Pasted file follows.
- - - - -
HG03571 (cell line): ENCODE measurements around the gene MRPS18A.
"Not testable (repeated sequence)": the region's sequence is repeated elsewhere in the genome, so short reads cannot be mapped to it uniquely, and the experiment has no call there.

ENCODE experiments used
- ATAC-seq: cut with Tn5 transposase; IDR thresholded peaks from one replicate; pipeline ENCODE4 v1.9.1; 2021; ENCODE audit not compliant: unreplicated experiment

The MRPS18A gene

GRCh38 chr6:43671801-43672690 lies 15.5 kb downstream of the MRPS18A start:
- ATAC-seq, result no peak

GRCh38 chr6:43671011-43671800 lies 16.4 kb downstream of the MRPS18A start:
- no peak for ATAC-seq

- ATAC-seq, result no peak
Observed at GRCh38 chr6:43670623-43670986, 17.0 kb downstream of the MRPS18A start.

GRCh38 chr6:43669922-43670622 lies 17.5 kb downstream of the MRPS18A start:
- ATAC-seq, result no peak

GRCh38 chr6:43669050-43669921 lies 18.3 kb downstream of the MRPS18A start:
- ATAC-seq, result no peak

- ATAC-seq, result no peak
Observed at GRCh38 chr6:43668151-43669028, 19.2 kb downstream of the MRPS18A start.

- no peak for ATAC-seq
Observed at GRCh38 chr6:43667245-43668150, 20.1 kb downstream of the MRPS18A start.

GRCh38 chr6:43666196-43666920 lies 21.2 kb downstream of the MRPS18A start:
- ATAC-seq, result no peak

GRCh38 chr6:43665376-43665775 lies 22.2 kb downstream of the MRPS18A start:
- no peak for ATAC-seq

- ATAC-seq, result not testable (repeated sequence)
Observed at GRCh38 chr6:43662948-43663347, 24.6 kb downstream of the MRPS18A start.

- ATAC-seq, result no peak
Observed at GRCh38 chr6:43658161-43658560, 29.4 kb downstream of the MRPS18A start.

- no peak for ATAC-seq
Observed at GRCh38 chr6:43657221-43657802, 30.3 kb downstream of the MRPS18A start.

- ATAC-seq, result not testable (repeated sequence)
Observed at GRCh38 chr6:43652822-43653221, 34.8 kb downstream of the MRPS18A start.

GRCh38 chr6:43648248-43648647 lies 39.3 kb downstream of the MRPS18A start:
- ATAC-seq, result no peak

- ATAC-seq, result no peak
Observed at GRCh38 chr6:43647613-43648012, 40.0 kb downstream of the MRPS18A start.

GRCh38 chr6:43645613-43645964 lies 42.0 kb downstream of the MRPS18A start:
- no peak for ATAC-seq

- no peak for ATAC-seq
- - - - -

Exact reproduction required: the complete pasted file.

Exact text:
HG03571 (cell line): ENCODE measurements around the gene MRPS18A.
"Not testable (repeated sequence)": the region's sequence is repeated elsewhere in the genome, so short reads cannot be mapped to it uniquely, and the experiment has no call there.

ENCODE experiments used
- ATAC-seq: cut with Tn5 transposase; IDR thresholded peaks from one replicate; pipeline ENCODE4 v1.9.1; 2021; ENCODE audit not compliant: unreplicated experiment

The MRPS18A gene

GRCh38 chr6:43671801-43672690 lies 15.5 kb downstream of the MRPS18A start:
- ATAC-seq, result no peak

GRCh38 chr6:43671011-43671800 lies 16.4 kb downstream of the MRPS18A start:
- no peak for ATAC-seq

- ATAC-seq, result no peak
Observed at GRCh38 chr6:43670623-43670986, 17.0 kb downstream of the MRPS18A start.

GRCh38 chr6:43669922-43670622 lies 17.5 kb downstream of the MRPS18A start:
- ATAC-seq, result no peak

GRCh38 chr6:43669050-43669921 lies 18.3 kb downstream of the MRPS18A start:
- ATAC-seq, result no peak

- ATAC-seq, result no peak
Observed at GRCh38 chr6:43668151-43669028, 19.2 kb downstream of the MRPS18A start.

- no peak for ATAC-seq
Observed at GRCh38 chr6:43667245-43668150, 20.1 kb downstream of the MRPS18A start.

GRCh38 chr6:43666196-43666920 lies 21.2 kb downstream of the MRPS18A start:
- ATAC-seq, result no peak

GRCh38 chr6:43665376-43665775 lies 22.2 kb downstream of the MRPS18A start:
- no peak for ATAC-seq

- ATAC-seq, result not testable (repeated sequence)
Observed at GRCh38 chr6:43662948-43663347, 24.6 kb downstream of the MRPS18A start.

- ATAC-seq, result no peak
Observed at GRCh38 chr6:43658161-43658560, 29.4 kb downstream of the MRPS18A start.

- no peak for ATAC-seq
Observed at GRCh38 chr6:43657221-43657802, 30.3 kb downstream of the MRPS18A start.

- ATAC-seq, result not testable (repeated sequence)
Observed at GRCh38 chr6:43652822-43653221, 34.8 kb downstream of the MRPS18A start.

GRCh38 chr6:43648248-43648647 lies 39.3 kb downstream of the MRPS18A start:
- ATAC-seq, result no peak

- ATAC-seq, result no peak
Observed at GRCh38 chr6:43647613-43648012, 40.0 kb downstream of the MRPS18A start.

GRCh38 chr6:43645613-43645964 lies 42.0 kb downstream of the MRPS18A start:
- no peak for ATAC-seq

- no peak for ATAC-seq